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10 Tips for First Time Landlords

May 7, 2017
10 Tips for First Time Landlords

Being a landlord is a big achievement in Australia with only 7.9% of Australians owning an investment property.

As daunting as it is for first time property investors, there are certain things you need to know about property investing that will set you up for great returns and stress free tenancies well into the future.
With over 10 years experience working closely with property investors and owning an investment property myself, there are a number of lessons I’ve learned.

Here are 10 tips to help set yourself up as an expert landlord from day one.

1. Maximise your rental return
Owning an investment property is like owning a business and your rent is your revenue. Focus on increasing your rental returns and ensuring your rents are paid on time. You will have expenses (mortgage repayments, council rates, insurance, maintenance etc.) so it’s important to make sure that sloppy rental payments don’t get in the way of your investment property cash flow.
Most tenants will do the right thing and pay their rent on time but you need to be on top of the when they don’t and be willing to start the eviction process if the behaviour continues.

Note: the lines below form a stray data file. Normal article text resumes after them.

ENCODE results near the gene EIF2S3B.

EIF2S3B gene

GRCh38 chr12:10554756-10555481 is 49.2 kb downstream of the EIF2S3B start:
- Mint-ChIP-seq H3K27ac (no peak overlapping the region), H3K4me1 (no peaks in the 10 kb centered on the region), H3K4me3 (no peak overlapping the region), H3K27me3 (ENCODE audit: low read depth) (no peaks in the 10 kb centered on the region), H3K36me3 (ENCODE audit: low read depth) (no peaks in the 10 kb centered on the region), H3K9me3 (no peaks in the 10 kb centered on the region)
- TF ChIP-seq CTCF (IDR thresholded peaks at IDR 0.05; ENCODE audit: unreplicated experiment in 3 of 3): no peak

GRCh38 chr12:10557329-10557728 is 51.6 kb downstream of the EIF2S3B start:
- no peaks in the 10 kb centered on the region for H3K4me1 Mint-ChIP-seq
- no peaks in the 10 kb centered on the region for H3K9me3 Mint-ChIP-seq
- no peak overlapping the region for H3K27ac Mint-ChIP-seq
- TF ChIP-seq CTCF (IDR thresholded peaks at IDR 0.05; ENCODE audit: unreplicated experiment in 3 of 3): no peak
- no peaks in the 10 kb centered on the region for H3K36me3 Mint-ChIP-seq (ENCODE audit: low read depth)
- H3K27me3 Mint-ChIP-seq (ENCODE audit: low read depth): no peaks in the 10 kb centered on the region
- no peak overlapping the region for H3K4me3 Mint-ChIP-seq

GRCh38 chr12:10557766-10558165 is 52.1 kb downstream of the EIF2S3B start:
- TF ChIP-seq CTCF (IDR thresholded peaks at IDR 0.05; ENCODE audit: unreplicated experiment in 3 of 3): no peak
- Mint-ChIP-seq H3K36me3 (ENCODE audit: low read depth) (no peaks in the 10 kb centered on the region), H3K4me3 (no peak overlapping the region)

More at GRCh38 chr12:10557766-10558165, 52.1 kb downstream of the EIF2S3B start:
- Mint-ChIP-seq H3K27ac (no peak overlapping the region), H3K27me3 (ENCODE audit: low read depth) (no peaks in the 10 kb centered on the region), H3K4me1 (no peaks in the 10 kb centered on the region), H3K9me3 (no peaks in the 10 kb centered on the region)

2. Thorough tenancy checks
Your tenant can either make or break your investment. A good tenant will ensure a smooth, stress free tenancy but a bad one can be extremely costly and time consuming.

Take the time to check each applicant’s rental history, employment history and don’t be afraid to get online and check social media for any extra clues into who you’re about to let live in your property.
A history of poor rental payments or damaging property is unlikely to change so be vary weary when that’s the feedback you get from previous agents.

Also be careful of tenants using friends or family members as their agent or employer.

3. Consider the Pro’s and Con’s of accepting pets
Is your property pet friendly? I have some clients who are totally against leasing to pet owners and those who are happy to. There is no right or wrong and definitely pro’s and con’s to each.

Pro’s:

Demand for pet friendly properties is quite high
Pet owners tend to stay at properties for longer
Most leases will include specific clauses to include any damage caused by pets
You’re opening the pool of prospective tenants up significantly which can reduce your vacancy periods.

Con’s:

Pets can cause damage to properties – especially to flooring and gardens
Pet friendly accommodation could turn off applicants with pet allergies
Some pet odours can be very difficult to remove

4. Look at other income opportunities
Most landlords will offer their property up for a long term lease once purchasing and then forget about the property for the length of the lease. Depending on how hands on you want to be, there are some other options:
Short term lease – AirBNB
Long term furnished property
These options may not suit all investors or all properties for that matter but they’re worth investigating or speaking to your agent about.

5. Know the Law